Madigan, other Attorneys General sue Education Secretary DeVos

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Illinois Attorney General Lisa Madigan/U.S. Education Secretary Betsy DeVos

By J. Coyden Palmer, Chicago Crusader

Illinois has been one of the leading states assisting students victimized by unscrupulous for-profit colleges and universities, leaving them in serious debt and with useless degrees. That is why Illinois Attorney General Lisa Madigan and 18 other state Attorneys General are suing U.S. Education Secretary Betsy DeVos after the Trump administration rescinded rules put in place by the previous administration to protect students nationwide.

The suit, filed earlier this month in Washington, D.C., claims DeVos violated rule-making laws when she announced a decision to stop the so-called borrower defense to repayment rules back in June. Critics argue this is just another attempt by the Trump administration to dismantle something done by Obama.

“Students should not have to pay for student loans they obtained to attend fraudulent schools that promised education and training that they did not provide,” Madigan told the Crusader earlier this week. “They are putting priority on the for-profit organizations and it is allowing them to target poor people who are trying to better themselves and take care of their families. But you now have an administration that simply does not care about people.”

The rules developed by the Obama administration allowed for students to sue unscrupulous colleges and have their federal loans erased when the schools were found to be in the wrong. In Illinois, Madigan successfully shut down Westwood College last year. The school was under investigation at the time of its closing for accreditation and loan fraud. Westwood was not regionally accredited in November of 2015 when Madigan first sued the school. She reached an agreement with Westwood that gave many former students $15 million in compensation to be applied to loans taken out by students.

“It all came about through students and former students who started complaining to our office a number of years ago about exorbitant costs, poorly accredited programs and a failure to get a job in the field their degree was in,” Madigan said. “It will be a credit to their account so any outstanding balance will be erased, and any mention of it on your credit report. It will be erased by Westwood at Westwood’s expense.”

Madigan said the accreditation process for many of these schools was simply to get other like schools to sign off on them. She said it was like a private club where everyone watched out for everyone else. But by doing that, students were the ones who received the short end of the stick.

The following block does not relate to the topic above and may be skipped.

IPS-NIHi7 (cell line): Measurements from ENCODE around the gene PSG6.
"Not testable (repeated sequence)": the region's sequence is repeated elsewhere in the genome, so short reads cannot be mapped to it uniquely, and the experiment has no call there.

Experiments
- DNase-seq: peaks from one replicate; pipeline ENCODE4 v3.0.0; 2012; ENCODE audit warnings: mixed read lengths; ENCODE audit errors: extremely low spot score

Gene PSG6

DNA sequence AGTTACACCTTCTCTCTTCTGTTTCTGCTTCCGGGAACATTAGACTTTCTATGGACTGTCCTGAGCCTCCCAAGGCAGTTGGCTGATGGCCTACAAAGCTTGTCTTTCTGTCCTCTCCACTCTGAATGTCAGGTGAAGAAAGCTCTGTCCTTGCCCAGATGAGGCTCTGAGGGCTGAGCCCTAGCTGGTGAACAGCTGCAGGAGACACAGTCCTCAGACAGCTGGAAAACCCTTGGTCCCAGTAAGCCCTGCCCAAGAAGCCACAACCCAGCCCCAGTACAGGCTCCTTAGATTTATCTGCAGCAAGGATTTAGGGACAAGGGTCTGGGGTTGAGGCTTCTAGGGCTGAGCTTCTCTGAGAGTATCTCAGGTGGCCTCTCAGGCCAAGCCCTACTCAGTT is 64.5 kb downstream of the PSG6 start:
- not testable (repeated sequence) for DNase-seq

“President Trump was the person behind Trump University, which was an entity that was found to be fraudulent,” Madigan said. “Many of these schools that have been operating, we’ve been able to put out of business here in Illinois. But now we have a new group of people who are running the country and everyone should be concerned. They are putting in place people who used to work for these terrible for-profit institutions and they have decided the profits of these universities are more important than Americans getting a quality education. It’s an absolute disgrace.”

Madigan explained that victims of these schools were put in a financial bind that could affect them for years. She said having high loans but not being able to get a job in the field they went to school for, ruined the credit of many students when they defaulted on the loan. She said the bad credit rating would not allow people to buy a car, purchase a home, get married, start a family, nor gain access to credit cards or other functional adult activities.

“Since day one, Secretary DeVos has sided with for-profit school executives against students and families drowning in unaffordable student loans,” said Massachusetts Attorney General Maura Healey in a state- ment emailed to the Crusader. “Her decision to cancel vital protections for students and taxpayers is a betrayal of her office’s responsibility and a violation of federal law. We call on Secretary DeVos and the U.S. Department of Education to restore these rules immediately.” Healey filed the lawsuit and was joined by Madigan and other Attorneys General. In Healey’s state, Corinthian College was shutdown for similar reasons as Westwood. When it closed in 2015 it left the 16,000 students enrolled at the time in limbo.

DeVos announced she was also suspending the new “gainful-employment” rule, also put in place by the Obama administration. It was supposed to take effect on July 1 and would have stopped federal funding to career programs that consistently left students with more debt than they could afford. Many of those who attend for-profit colleges are seeking jobs as security guards and medical assistants.

Last year a study by Stephanie Riegg Cellini of the Trachtenberg School of Public Policy and Public Administration at George Washington University and Nicholas Turner of the Office of Tax Analysis at the U.S. Department of the Treasury, found that students who enroll in certificate, associate and bachelor’s programs at for-profit colleges and universities generally see a decline in earnings (and typically greater debt) five or six years after attendance, compared to their earnings before enrollment.

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